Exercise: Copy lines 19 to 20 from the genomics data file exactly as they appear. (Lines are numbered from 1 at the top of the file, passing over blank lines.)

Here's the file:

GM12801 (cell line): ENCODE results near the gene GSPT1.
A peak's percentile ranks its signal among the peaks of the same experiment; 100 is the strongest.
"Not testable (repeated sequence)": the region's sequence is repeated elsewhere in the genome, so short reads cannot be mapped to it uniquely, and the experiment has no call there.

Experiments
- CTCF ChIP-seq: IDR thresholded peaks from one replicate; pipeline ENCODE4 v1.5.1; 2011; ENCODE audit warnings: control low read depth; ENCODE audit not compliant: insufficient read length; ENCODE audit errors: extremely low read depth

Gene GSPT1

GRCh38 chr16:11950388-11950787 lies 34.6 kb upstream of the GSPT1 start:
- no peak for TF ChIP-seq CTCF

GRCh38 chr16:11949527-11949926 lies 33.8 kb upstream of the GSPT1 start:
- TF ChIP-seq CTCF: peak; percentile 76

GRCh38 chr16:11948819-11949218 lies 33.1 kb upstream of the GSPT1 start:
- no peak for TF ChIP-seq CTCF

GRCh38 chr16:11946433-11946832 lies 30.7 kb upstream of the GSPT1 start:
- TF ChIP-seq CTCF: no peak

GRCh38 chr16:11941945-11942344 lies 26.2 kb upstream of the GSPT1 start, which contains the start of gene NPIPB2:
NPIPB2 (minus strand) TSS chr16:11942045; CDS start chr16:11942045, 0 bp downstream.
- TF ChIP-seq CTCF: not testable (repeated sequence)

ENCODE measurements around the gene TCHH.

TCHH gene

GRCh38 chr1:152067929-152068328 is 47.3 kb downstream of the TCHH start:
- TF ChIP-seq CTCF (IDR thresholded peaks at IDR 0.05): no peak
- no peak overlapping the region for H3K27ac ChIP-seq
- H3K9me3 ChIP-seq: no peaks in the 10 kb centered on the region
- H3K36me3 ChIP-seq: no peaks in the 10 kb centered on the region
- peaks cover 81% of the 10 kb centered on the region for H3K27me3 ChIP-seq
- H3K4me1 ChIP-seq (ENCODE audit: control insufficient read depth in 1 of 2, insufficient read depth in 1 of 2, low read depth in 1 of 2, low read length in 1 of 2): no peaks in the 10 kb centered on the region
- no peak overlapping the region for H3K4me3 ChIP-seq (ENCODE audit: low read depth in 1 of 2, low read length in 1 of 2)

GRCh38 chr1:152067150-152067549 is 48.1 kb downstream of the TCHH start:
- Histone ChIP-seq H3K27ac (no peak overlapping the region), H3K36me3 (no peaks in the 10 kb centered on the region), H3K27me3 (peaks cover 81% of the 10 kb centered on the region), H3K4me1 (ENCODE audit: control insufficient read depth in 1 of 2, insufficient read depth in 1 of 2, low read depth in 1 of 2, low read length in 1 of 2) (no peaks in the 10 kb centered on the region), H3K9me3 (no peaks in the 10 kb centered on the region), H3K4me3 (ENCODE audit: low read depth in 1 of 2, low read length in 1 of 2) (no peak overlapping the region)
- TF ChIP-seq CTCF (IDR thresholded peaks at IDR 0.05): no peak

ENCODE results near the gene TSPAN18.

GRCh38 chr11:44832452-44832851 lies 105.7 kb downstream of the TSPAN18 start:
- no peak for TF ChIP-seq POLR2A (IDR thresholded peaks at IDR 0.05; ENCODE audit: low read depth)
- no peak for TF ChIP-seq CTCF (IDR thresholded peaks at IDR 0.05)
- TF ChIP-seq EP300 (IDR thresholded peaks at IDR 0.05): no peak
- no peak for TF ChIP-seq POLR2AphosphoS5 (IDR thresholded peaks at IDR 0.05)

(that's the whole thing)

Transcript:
TCHH gene

GRCh38 chr1:152067929-152068328 is 47.3 kb downstream of the TCHH start: